The emergence of “Muslim heritage” in China. Reflections on the Dynamics of an Unformulated Category. Appendix: “Lists of Muslim Heritage in China at the National Level” (1961-2019)

Pascale Bugnon

1. Introduction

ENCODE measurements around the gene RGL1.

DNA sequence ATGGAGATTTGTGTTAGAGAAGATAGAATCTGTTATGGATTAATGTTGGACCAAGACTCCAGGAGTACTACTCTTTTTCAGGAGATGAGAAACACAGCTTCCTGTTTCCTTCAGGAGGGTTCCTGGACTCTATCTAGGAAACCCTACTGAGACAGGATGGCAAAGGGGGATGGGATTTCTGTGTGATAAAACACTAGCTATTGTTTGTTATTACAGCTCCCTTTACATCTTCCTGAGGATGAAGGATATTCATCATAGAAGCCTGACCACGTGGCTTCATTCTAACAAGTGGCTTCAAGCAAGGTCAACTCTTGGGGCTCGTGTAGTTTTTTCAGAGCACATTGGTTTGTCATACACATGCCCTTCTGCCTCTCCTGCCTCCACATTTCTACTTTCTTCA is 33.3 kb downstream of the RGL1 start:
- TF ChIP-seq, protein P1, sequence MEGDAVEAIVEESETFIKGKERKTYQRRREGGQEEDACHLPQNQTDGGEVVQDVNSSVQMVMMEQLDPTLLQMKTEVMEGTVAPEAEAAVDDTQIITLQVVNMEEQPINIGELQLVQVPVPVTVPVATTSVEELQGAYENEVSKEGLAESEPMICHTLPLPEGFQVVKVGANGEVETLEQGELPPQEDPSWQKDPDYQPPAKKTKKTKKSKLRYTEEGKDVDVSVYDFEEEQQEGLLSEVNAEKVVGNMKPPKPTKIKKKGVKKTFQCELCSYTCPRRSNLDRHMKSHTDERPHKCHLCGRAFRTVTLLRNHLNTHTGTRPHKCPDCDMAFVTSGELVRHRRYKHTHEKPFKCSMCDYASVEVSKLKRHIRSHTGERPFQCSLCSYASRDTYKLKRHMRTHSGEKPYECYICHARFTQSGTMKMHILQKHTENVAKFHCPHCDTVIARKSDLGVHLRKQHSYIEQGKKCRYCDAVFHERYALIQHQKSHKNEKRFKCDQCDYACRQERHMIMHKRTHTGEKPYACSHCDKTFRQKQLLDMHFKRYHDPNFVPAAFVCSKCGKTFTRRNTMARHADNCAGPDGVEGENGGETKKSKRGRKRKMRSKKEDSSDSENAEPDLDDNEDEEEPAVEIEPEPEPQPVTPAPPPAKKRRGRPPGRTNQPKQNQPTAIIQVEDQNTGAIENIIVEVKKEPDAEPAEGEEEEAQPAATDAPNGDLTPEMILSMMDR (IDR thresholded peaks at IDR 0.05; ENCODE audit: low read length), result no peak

The People’s Republic of China has been involved in the institutional and legal production of cultural heritage since 1961, when it enacted the first legislative text on the protection of historical monuments, accompanied by a list of sites of cultural heritage value. If this first inventory was mainly concerned with sites related to the Communist revolution and archaeology, this model has gradually been expanded to include historical and cultural sites that have a local and “ethnic” [民族] component. This new paradigm has led to a sharp increase in cultural investment, revaluing not only the elements of the various imperial pasts, but also what are officially called “ethnic minorities” [少 数民族]. In this unprecedented context, a number of monuments attract attention: those belonging to the “Muslim heritage” [伊斯兰文化遗产]. Without being institutionally recognised under this name[1], this heritage raises many questions, especially about the underlying political, economic and social issues. In this article, I propose some lines of thought on the establishment of these cultural policies, which have led to the emergence of an unformulated category.

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